Thursday, April 7, 2016

Researchers Estimate 1 in 13 People Worldwide Will Have Psychotic Experience Over Lifetime

According to a study in Schizophrenia Bulletin, approximately 1 in 13 people worldwide will have at least one psychotic experience by the time he or she reaches the age of 75. For most, the first experience will occur in adolescence or young adulthood, but the report suggests that nearly a quarter will have their first experience after they reach 40. The findings may help to advance the understanding of how psychotic experiences unfold across the lifespan and interact with mental disorders.

To determine the age of onset of psychotic experiences and the projected lifetime risk of such experiences, an international team of researchers led by John McGrath, M.D., Ph.D., of the University of Queensland in Brisbane, Australia, analyzed data collected as part of the World Health Organization World Mental Health surveys. A total of 31,261 adult respondents across 18 countries were asked questions about whether they had ever experienced hallucinations or delusions, the frequency of the psychotic experiences, and their age at the time the first experience took place.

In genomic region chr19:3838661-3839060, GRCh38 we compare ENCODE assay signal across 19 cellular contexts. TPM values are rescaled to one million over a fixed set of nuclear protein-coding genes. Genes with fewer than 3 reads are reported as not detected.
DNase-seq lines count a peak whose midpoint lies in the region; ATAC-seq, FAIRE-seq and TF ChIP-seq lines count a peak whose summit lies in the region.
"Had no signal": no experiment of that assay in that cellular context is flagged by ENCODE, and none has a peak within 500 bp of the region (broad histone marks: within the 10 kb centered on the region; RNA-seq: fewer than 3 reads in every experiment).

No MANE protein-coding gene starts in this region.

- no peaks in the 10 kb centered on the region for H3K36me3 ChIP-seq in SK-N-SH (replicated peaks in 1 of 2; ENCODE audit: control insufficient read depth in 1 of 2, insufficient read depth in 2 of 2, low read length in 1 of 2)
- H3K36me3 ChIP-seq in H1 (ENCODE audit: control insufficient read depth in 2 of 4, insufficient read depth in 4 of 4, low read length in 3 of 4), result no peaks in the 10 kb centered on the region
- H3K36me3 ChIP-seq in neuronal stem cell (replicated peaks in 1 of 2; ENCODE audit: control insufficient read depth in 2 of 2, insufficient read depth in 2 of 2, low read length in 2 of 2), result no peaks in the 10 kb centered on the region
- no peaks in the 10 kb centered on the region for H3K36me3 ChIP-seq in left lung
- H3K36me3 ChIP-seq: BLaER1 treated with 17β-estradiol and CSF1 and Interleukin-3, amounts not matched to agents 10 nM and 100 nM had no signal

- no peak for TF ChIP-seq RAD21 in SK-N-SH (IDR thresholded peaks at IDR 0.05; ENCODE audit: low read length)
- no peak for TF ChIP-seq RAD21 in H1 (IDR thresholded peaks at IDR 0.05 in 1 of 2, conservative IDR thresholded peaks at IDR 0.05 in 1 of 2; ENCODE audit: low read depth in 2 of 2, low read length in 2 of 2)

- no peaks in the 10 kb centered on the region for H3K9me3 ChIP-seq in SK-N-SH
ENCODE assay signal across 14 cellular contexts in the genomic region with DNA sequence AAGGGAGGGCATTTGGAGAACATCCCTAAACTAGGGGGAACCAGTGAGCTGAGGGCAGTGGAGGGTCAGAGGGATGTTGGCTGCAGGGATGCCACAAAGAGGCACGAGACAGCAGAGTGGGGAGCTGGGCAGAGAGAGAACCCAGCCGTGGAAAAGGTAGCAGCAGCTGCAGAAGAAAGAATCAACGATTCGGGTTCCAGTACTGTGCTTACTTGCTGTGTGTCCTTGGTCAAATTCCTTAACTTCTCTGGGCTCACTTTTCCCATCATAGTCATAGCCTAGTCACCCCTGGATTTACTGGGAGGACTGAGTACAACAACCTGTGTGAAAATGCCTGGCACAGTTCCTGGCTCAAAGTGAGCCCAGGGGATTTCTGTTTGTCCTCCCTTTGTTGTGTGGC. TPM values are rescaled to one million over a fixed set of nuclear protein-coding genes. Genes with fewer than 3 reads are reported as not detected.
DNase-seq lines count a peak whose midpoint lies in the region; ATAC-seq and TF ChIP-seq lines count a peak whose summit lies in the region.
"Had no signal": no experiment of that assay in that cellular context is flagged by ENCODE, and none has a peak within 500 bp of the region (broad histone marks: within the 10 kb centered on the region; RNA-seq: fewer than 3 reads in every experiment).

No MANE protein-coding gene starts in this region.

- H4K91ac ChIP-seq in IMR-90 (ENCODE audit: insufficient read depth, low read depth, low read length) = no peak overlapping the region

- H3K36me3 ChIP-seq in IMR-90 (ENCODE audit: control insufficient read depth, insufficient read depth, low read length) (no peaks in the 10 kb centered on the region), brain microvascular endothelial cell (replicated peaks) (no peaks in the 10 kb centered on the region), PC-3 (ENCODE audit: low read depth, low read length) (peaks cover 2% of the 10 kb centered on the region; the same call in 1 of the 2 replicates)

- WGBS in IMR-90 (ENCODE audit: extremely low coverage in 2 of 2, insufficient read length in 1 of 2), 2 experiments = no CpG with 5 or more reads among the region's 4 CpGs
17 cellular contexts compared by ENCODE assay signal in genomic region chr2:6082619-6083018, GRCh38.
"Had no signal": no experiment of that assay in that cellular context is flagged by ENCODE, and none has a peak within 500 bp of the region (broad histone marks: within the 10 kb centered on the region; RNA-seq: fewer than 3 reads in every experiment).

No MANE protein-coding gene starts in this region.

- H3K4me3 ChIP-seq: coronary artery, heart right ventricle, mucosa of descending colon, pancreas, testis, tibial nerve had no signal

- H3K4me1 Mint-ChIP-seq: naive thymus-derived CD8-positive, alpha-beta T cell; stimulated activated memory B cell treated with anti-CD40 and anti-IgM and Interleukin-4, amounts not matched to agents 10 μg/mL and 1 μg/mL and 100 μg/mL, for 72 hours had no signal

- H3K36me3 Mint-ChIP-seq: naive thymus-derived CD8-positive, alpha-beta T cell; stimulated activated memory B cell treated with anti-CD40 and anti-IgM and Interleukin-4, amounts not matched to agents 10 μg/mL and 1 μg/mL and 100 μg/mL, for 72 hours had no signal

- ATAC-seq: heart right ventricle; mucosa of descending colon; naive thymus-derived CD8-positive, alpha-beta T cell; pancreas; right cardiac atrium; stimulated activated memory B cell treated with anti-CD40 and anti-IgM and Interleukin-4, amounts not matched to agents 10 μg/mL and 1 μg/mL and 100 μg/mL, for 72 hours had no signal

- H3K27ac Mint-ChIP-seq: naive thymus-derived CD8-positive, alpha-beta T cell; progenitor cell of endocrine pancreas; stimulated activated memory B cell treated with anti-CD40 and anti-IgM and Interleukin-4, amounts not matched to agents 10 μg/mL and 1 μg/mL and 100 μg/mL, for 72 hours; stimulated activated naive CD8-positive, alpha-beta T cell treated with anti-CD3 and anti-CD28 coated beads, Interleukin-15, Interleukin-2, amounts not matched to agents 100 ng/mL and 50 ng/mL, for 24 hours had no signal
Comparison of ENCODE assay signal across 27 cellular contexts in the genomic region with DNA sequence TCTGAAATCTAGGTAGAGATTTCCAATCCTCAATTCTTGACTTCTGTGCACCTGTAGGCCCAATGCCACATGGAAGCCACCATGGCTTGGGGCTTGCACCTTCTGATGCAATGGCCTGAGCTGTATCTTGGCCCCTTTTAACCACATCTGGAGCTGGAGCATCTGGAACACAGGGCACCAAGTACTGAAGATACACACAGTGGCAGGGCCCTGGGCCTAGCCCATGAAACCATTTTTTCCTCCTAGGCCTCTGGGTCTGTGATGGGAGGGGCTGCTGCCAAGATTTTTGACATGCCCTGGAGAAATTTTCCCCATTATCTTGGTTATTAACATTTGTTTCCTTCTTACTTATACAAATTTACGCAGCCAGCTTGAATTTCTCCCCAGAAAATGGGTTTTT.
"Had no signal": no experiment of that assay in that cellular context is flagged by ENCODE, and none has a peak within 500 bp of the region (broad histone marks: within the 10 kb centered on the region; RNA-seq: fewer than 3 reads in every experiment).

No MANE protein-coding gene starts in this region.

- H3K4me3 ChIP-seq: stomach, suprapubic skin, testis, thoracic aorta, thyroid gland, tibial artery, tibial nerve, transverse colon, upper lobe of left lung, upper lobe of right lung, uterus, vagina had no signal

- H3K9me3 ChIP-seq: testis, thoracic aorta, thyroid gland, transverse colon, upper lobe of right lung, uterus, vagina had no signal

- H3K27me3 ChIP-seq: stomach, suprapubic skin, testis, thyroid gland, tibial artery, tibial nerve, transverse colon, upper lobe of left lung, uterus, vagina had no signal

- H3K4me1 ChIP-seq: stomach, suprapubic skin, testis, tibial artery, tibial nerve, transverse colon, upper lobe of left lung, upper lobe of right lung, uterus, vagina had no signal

Based on the responses to the survey, the researchers projected the lifetime risk for psychotic experiences to be 7.8% (indicating that approximately 1 in 13 people is expected to have one psychotic experience by the age of 75). The median age of onset for psychotic experiences based on projected lifetime estimates was 26 years, but the range of age of onset was wide (17 to 41 years). The researchers also found that those with more types of psychotic experiences had an earlier age of onset.

“Describing the AOO [age of onset] of PEs [psychotic experiences] alongside type and frequency metrics allows us to build a more nuanced understanding of how PEs relate to mental disorders across the lifespan. In particular, these metrics may provide an empirical framework to better understand shared and discrete features of PEs and clinical psychotic disorders,” the authors wrote.

The researchers added that age-related cognitive decline and/or aging-related sensory impairments may drive the emergence of psychotic experiences later in life, but noted that additional studies are needed to explore this relationship.

For related information, see the American Journal of Psychiatry author spotlight video in which McGrath describes his recent AJP study examining the bidirectional associations between psychotic experiences and mental disorders.

(Image: iStock/Maxiphoto)


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